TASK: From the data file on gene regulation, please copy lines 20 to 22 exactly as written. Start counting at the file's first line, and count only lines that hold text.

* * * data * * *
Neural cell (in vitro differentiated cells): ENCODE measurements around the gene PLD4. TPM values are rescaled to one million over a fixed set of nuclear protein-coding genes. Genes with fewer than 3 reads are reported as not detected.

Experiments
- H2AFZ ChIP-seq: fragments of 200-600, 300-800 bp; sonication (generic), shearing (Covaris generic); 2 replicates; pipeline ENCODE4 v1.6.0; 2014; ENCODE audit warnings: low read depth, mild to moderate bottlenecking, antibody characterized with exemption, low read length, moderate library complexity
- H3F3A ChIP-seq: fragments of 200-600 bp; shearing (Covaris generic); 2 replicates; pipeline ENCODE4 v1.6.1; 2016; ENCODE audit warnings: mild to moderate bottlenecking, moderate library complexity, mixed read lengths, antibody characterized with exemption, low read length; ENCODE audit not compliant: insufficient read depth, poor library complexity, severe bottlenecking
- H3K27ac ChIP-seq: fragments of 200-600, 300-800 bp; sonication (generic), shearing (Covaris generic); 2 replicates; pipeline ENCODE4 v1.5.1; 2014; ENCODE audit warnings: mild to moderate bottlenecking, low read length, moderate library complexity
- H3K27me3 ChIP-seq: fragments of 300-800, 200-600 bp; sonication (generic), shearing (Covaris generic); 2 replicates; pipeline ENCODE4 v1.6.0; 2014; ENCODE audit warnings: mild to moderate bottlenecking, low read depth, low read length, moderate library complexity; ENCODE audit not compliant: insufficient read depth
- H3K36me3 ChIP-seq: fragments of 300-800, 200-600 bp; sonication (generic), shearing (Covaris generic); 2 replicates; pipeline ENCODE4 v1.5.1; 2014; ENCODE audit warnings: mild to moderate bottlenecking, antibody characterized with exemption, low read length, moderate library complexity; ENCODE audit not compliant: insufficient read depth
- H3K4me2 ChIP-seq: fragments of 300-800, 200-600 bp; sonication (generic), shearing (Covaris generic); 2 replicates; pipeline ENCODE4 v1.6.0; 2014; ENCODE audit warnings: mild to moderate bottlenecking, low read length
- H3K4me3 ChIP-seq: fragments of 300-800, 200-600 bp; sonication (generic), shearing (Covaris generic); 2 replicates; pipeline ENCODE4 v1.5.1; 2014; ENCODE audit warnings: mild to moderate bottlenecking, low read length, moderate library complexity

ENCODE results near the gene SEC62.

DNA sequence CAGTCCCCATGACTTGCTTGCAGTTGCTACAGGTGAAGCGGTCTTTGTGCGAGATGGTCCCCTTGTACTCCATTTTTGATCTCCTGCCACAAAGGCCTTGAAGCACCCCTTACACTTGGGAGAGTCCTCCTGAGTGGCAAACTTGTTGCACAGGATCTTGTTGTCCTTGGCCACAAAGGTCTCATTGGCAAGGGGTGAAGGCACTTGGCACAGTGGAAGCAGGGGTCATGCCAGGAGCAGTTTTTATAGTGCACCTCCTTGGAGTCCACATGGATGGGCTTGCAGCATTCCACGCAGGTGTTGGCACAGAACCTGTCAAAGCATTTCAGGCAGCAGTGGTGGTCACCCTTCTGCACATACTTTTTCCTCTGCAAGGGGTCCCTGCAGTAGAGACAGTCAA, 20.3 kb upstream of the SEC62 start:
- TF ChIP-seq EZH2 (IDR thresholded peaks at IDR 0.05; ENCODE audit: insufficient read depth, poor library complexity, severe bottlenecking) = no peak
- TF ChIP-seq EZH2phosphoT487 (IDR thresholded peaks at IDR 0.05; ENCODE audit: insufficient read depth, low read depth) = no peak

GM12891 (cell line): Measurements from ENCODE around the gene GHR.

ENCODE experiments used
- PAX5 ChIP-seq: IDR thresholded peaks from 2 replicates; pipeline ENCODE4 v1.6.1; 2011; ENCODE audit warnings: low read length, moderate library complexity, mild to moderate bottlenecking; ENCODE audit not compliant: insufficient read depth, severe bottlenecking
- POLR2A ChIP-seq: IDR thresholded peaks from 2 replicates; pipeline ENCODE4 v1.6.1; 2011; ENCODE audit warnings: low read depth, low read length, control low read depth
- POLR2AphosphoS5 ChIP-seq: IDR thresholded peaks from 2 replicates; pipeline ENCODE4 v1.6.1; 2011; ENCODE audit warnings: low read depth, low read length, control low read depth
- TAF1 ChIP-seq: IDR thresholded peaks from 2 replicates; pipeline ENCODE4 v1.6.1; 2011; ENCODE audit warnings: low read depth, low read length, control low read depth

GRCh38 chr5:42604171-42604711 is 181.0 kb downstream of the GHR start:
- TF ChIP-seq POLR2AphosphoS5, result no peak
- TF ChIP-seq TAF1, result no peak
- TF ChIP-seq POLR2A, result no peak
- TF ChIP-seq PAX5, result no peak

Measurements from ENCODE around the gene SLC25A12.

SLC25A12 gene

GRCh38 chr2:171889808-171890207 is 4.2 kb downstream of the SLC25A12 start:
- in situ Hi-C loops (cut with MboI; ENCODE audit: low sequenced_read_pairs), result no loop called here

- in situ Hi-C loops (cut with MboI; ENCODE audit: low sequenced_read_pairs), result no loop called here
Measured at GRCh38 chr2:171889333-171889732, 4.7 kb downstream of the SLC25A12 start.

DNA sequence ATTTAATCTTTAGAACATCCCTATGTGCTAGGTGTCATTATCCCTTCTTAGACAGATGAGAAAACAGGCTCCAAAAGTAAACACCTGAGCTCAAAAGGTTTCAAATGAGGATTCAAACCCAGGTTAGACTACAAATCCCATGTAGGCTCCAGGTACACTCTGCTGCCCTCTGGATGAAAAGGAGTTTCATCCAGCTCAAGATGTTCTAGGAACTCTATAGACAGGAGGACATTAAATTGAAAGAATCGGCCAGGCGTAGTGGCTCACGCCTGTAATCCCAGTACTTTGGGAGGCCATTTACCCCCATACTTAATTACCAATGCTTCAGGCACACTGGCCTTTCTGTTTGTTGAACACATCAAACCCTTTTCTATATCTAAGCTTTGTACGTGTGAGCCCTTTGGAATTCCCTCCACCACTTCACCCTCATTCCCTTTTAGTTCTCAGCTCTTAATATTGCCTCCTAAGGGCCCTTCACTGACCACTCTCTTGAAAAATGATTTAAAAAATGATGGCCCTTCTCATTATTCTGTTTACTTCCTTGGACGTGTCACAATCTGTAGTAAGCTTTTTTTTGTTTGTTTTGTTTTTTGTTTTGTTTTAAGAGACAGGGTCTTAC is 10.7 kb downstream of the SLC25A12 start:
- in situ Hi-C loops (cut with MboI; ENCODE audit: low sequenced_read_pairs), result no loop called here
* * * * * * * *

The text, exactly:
GRCh38 chr5:42604171-42604711 is 181.0 kb downstream of the GHR start:
- TF ChIP-seq POLR2AphosphoS5, result no peak
- TF ChIP-seq TAF1, result no peak